Date of Award

2017

Document Type

Dissertation

Degree Name

Doctor of Education (EdD)

First Advisor

Kelsey Greer

Abstract

The purpose of this study was to analyze the impact of writing on the content areas when coupled with ongoing professional development and support for content-area teachers. Research shows that writing is an essential skill for success in and beyond the school setting. Research further indicates that writing plays an important role in student learning through its development of cognitive processes; however, in general, writing as a mode of learning is not a focus of either pre or in-service teacher training. As such, writing beyond note-taking and fill-in-the-blank activities is not necessarily a strategy utilized in content-area teacher classrooms. This dissertation analyzed the impact of writing professional development and implementation on content-area student achievement in both content-area knowledge and writing skill. Data were collected through a survey instrument, pre and postassessments, benchmark assessments, and teacher reflection questionnaires for qualitative and quantitative results. Teacher participants were employees at a rural public charter high school in North Carolina. Student participants were high school students enrolled in participating teacher content-area courses. Per analysis of the data, it was determined that writing professional development and implementation impacted student achievement in both content-area knowledge and writing. In addition, the results indicated that both student and teacher attitudes toward writing as a mode of learning were positively affected.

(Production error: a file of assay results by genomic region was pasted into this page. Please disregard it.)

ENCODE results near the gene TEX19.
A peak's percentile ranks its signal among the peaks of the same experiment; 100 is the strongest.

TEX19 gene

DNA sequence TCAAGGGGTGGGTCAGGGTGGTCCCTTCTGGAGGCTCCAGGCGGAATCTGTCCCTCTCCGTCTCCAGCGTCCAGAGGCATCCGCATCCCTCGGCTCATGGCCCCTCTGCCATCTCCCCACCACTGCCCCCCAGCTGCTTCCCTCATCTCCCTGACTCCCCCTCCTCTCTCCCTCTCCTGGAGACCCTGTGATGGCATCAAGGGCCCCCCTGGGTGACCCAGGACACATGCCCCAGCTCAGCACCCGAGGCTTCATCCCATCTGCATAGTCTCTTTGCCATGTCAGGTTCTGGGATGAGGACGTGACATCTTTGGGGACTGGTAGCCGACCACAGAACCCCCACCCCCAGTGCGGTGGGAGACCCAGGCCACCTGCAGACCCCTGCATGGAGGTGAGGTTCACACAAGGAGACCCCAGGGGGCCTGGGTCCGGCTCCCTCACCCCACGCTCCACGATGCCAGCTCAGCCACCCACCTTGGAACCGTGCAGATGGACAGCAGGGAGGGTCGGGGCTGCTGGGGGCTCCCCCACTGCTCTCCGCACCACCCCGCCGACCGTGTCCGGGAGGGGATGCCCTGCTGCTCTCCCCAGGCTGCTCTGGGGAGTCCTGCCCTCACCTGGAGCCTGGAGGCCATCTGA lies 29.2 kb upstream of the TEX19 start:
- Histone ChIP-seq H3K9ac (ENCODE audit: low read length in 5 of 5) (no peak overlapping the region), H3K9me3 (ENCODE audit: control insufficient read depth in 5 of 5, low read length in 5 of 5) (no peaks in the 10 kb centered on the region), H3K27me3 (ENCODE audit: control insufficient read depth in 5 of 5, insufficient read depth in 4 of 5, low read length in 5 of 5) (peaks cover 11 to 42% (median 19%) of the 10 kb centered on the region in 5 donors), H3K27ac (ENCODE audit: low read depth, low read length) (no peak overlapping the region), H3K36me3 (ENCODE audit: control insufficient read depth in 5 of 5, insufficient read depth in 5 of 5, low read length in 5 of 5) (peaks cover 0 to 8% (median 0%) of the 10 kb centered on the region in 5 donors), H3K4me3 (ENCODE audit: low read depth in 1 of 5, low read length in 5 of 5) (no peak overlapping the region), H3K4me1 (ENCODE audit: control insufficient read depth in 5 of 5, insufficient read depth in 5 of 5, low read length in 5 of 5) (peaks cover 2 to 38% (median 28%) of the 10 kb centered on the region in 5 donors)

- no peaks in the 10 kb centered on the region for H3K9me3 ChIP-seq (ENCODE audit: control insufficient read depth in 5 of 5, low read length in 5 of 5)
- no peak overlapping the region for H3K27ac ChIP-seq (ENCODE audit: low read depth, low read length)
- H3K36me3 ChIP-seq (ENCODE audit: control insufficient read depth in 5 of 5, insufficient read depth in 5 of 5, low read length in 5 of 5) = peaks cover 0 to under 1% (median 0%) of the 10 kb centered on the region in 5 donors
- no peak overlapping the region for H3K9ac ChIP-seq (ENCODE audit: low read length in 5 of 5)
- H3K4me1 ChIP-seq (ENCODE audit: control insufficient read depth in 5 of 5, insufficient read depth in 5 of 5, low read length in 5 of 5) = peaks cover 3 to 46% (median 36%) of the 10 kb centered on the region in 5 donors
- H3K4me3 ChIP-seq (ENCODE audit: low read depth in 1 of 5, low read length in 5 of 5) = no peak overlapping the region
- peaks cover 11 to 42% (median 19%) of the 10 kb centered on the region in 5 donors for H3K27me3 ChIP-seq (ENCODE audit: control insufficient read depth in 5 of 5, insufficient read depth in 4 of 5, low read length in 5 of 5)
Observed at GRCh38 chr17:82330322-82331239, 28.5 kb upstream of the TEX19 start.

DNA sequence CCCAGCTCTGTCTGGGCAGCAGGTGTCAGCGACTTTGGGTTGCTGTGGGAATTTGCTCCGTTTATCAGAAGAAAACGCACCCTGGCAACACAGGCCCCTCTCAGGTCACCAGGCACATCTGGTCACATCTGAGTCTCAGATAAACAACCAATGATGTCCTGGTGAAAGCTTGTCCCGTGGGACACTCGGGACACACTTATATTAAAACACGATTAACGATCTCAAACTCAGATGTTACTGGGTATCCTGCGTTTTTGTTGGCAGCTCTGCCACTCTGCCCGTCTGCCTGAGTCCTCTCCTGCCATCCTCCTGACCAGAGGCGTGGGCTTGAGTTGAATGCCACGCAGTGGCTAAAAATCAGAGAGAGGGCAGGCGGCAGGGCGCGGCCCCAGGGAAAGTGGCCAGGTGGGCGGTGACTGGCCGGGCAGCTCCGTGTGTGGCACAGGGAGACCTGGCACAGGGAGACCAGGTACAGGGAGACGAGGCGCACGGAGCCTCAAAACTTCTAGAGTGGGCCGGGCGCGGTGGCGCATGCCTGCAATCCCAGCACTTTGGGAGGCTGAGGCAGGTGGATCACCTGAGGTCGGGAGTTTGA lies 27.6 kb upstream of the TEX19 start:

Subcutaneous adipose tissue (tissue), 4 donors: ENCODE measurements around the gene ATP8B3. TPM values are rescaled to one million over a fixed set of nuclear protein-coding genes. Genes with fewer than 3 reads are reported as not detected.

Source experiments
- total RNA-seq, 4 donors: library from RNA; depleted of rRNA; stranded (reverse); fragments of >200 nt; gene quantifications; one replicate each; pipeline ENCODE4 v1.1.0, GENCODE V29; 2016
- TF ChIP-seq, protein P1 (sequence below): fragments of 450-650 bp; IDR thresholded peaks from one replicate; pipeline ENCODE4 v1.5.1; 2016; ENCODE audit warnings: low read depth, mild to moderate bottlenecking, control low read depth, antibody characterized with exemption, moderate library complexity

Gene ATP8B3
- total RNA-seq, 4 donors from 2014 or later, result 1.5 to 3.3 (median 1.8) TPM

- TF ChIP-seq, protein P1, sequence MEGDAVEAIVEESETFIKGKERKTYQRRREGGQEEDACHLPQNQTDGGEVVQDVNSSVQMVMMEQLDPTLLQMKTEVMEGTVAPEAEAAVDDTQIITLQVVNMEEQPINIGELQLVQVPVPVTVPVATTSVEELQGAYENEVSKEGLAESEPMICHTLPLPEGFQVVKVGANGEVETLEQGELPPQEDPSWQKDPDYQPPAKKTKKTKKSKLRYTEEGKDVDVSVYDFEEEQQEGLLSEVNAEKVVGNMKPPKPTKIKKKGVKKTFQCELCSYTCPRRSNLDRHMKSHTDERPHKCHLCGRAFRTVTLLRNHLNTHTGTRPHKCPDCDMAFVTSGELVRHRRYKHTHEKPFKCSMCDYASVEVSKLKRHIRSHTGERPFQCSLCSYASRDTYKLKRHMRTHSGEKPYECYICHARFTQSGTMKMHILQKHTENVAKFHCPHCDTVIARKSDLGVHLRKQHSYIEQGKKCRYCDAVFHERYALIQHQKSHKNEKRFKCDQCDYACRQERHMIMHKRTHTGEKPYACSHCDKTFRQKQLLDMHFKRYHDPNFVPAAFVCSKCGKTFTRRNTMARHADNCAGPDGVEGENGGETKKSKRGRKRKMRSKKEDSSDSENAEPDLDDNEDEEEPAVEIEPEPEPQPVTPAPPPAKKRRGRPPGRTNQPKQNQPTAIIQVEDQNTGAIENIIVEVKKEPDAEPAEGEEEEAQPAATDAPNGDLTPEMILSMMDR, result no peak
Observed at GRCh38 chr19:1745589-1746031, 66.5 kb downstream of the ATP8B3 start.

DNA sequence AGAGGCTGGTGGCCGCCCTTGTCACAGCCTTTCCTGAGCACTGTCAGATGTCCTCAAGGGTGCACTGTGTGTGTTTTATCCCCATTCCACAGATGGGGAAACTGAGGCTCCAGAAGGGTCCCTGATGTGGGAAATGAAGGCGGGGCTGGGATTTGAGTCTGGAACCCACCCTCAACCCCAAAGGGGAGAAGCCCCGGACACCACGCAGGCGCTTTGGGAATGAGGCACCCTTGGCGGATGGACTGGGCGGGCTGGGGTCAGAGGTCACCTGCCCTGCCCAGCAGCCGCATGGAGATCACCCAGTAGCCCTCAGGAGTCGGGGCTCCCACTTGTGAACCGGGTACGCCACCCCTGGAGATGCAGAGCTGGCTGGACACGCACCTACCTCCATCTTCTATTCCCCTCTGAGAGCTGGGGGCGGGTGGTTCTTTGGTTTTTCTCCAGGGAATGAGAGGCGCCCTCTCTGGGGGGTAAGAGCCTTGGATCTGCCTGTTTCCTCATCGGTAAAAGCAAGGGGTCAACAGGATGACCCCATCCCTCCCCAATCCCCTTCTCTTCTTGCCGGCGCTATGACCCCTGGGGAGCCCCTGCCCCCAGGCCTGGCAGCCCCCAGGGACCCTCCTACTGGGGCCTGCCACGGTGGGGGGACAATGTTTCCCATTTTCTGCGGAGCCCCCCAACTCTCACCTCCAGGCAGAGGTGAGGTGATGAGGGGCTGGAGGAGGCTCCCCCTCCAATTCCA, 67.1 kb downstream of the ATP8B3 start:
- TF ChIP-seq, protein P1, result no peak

Creative Commons License

Creative Commons Attribution 4.0 License
This work is licensed under a Creative Commons Attribution 4.0 License.

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